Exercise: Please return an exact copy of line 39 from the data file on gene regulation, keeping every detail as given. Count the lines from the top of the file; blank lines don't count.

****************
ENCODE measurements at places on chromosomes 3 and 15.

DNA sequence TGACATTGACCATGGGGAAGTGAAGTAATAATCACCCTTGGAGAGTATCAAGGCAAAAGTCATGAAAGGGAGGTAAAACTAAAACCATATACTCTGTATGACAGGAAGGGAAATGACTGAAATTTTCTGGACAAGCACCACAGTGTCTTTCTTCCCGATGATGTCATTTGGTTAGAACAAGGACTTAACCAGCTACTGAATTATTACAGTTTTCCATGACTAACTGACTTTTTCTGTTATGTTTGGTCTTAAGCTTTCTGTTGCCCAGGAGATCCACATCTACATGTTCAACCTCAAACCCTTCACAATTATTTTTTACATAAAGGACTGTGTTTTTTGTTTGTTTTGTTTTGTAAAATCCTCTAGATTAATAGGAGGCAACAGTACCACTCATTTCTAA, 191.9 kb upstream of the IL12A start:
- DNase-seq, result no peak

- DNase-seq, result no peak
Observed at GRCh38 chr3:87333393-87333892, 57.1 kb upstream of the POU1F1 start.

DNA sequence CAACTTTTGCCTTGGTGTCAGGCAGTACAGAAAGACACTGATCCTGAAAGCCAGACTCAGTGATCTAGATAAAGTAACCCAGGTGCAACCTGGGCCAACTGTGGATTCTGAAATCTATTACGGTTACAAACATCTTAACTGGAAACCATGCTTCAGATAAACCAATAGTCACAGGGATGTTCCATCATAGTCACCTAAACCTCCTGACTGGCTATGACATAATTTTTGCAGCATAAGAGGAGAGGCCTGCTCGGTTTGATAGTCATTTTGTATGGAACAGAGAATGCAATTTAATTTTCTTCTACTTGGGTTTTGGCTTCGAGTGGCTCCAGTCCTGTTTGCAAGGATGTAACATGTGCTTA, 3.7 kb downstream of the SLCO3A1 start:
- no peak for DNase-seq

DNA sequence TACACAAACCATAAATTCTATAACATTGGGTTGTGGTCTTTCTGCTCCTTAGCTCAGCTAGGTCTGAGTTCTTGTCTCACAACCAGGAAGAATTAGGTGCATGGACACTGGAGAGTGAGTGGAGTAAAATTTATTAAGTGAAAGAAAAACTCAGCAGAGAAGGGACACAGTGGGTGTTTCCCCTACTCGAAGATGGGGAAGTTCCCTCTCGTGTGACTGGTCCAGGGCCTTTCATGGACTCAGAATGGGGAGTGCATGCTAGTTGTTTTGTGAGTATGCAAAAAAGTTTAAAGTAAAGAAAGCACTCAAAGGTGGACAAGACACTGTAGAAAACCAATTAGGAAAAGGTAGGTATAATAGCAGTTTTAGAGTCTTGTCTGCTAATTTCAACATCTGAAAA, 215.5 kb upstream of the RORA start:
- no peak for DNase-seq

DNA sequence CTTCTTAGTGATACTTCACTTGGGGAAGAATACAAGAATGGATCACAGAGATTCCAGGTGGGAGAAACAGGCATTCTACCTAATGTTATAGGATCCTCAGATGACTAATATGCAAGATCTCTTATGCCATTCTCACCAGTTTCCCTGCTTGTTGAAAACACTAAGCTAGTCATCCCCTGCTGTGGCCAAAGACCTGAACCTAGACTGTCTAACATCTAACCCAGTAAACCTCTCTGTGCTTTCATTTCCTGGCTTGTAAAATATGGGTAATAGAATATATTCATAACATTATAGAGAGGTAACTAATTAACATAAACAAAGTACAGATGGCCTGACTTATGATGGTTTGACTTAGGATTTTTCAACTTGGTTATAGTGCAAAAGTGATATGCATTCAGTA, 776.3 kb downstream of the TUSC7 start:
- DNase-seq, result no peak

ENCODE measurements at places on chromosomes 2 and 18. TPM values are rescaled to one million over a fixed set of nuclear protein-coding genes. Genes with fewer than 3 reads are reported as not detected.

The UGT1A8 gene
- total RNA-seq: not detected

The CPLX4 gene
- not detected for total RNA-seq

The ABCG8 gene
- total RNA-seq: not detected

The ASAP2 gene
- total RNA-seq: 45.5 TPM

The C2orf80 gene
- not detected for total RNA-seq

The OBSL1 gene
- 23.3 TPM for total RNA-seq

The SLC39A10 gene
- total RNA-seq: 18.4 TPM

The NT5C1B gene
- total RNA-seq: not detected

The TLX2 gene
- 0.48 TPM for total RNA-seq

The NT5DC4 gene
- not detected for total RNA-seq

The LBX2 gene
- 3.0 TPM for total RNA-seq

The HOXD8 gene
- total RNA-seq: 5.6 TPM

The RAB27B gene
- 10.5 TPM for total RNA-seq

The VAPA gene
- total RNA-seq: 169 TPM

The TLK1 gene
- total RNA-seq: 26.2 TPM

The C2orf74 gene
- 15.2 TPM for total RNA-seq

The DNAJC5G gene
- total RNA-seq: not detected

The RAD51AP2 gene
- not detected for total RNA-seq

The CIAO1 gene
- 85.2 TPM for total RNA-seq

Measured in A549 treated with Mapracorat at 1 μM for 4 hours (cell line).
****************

The VAPA gene